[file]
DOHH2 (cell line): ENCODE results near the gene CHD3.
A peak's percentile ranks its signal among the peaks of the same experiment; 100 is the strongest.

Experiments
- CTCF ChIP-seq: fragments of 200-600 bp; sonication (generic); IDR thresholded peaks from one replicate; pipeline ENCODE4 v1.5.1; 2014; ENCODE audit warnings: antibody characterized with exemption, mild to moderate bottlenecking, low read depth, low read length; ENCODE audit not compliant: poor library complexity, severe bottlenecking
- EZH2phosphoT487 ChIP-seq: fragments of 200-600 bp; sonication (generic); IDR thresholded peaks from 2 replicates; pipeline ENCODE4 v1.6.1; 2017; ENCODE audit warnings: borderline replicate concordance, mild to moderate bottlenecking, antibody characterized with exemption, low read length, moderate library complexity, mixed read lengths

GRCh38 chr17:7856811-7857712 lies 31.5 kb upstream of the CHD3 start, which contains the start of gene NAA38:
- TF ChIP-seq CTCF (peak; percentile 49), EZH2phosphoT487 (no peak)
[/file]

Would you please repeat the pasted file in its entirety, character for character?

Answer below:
DOHH2 (cell line): ENCODE results near the gene CHD3.
A peak's percentile ranks its signal among the peaks of the same experiment; 100 is the strongest.

Experiments
- CTCF ChIP-seq: fragments of 200-600 bp; sonication (generic); IDR thresholded peaks from one replicate; pipeline ENCODE4 v1.5.1; 2014; ENCODE audit warnings: antibody characterized with exemption, mild to moderate bottlenecking, low read depth, low read length; ENCODE audit not compliant: poor library complexity, severe bottlenecking
- EZH2phosphoT487 ChIP-seq: fragments of 200-600 bp; sonication (generic); IDR thresholded peaks from 2 replicates; pipeline ENCODE4 v1.6.1; 2017; ENCODE audit warnings: borderline replicate concordance, mild to moderate bottlenecking, antibody characterized with exemption, low read length, moderate library complexity, mixed read lengths

GRCh38 chr17:7856811-7857712 lies 31.5 kb upstream of the CHD3 start, which contains the start of gene NAA38:
- TF ChIP-seq CTCF (peak; percentile 49), EZH2phosphoT487 (no peak)